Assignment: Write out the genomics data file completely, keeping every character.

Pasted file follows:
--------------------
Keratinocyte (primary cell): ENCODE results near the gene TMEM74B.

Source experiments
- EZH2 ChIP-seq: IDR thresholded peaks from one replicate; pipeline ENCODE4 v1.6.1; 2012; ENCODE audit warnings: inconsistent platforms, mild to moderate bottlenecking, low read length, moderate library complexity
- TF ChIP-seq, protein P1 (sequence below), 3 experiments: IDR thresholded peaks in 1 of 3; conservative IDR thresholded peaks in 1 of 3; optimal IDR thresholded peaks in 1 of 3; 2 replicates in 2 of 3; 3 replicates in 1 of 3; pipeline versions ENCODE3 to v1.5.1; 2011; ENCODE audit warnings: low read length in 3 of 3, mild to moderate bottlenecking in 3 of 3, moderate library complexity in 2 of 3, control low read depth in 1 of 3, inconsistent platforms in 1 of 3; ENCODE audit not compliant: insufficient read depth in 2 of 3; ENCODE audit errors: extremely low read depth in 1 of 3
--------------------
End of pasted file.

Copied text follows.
Keratinocyte (primary cell): ENCODE results near the gene TMEM74B.

Source experiments
- EZH2 ChIP-seq: IDR thresholded peaks from one replicate; pipeline ENCODE4 v1.6.1; 2012; ENCODE audit warnings: inconsistent platforms, mild to moderate bottlenecking, low read length, moderate library complexity
- TF ChIP-seq, protein P1 (sequence below), 3 experiments: IDR thresholded peaks in 1 of 3; conservative IDR thresholded peaks in 1 of 3; optimal IDR thresholded peaks in 1 of 3; 2 replicates in 2 of 3; 3 replicates in 1 of 3; pipeline versions ENCODE3 to v1.5.1; 2011; ENCODE audit warnings: low read length in 3 of 3, mild to moderate bottlenecking in 3 of 3, moderate library complexity in 2 of 3, control low read depth in 1 of 3, inconsistent platforms in 1 of 3; ENCODE audit not compliant: insufficient read depth in 2 of 3; ENCODE audit errors: extremely low read depth in 1 of 3